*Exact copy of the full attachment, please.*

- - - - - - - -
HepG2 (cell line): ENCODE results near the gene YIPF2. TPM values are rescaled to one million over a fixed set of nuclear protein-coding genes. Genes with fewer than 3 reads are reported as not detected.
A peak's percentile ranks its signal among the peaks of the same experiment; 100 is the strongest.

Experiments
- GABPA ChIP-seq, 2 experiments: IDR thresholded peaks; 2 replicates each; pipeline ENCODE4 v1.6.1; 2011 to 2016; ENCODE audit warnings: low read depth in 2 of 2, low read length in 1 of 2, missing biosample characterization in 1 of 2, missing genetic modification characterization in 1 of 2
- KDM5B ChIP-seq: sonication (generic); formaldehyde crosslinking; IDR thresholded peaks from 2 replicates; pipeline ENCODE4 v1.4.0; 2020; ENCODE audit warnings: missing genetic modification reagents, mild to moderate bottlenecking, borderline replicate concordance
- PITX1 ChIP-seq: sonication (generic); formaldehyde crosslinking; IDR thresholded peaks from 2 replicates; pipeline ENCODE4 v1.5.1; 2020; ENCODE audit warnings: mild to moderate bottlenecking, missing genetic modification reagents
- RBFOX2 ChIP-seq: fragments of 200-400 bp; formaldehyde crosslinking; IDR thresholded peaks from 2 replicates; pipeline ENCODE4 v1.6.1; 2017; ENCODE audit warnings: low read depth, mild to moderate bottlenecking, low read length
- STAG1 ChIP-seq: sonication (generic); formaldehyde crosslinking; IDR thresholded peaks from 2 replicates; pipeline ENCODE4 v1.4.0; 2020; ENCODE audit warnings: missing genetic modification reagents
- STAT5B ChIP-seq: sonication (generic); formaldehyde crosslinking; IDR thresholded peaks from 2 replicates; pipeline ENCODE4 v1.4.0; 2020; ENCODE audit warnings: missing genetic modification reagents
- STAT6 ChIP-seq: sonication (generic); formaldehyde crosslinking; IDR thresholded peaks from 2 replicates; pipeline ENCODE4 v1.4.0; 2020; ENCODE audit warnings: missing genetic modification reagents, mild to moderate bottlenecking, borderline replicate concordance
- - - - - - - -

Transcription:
HepG2 (cell line): ENCODE results near the gene YIPF2. TPM values are rescaled to one million over a fixed set of nuclear protein-coding genes. Genes with fewer than 3 reads are reported as not detected.
A peak's percentile ranks its signal among the peaks of the same experiment; 100 is the strongest.

Experiments
- GABPA ChIP-seq, 2 experiments: IDR thresholded peaks; 2 replicates each; pipeline ENCODE4 v1.6.1; 2011 to 2016; ENCODE audit warnings: low read depth in 2 of 2, low read length in 1 of 2, missing biosample characterization in 1 of 2, missing genetic modification characterization in 1 of 2
- KDM5B ChIP-seq: sonication (generic); formaldehyde crosslinking; IDR thresholded peaks from 2 replicates; pipeline ENCODE4 v1.4.0; 2020; ENCODE audit warnings: missing genetic modification reagents, mild to moderate bottlenecking, borderline replicate concordance
- PITX1 ChIP-seq: sonication (generic); formaldehyde crosslinking; IDR thresholded peaks from 2 replicates; pipeline ENCODE4 v1.5.1; 2020; ENCODE audit warnings: mild to moderate bottlenecking, missing genetic modification reagents
- RBFOX2 ChIP-seq: fragments of 200-400 bp; formaldehyde crosslinking; IDR thresholded peaks from 2 replicates; pipeline ENCODE4 v1.6.1; 2017; ENCODE audit warnings: low read depth, mild to moderate bottlenecking, low read length
- STAG1 ChIP-seq: sonication (generic); formaldehyde crosslinking; IDR thresholded peaks from 2 replicates; pipeline ENCODE4 v1.4.0; 2020; ENCODE audit warnings: missing genetic modification reagents
- STAT5B ChIP-seq: sonication (generic); formaldehyde crosslinking; IDR thresholded peaks from 2 replicates; pipeline ENCODE4 v1.4.0; 2020; ENCODE audit warnings: missing genetic modification reagents
- STAT6 ChIP-seq: sonication (generic); formaldehyde crosslinking; IDR thresholded peaks from 2 replicates; pipeline ENCODE4 v1.4.0; 2020; ENCODE audit warnings: missing genetic modification reagents, mild to moderate bottlenecking, borderline replicate concordance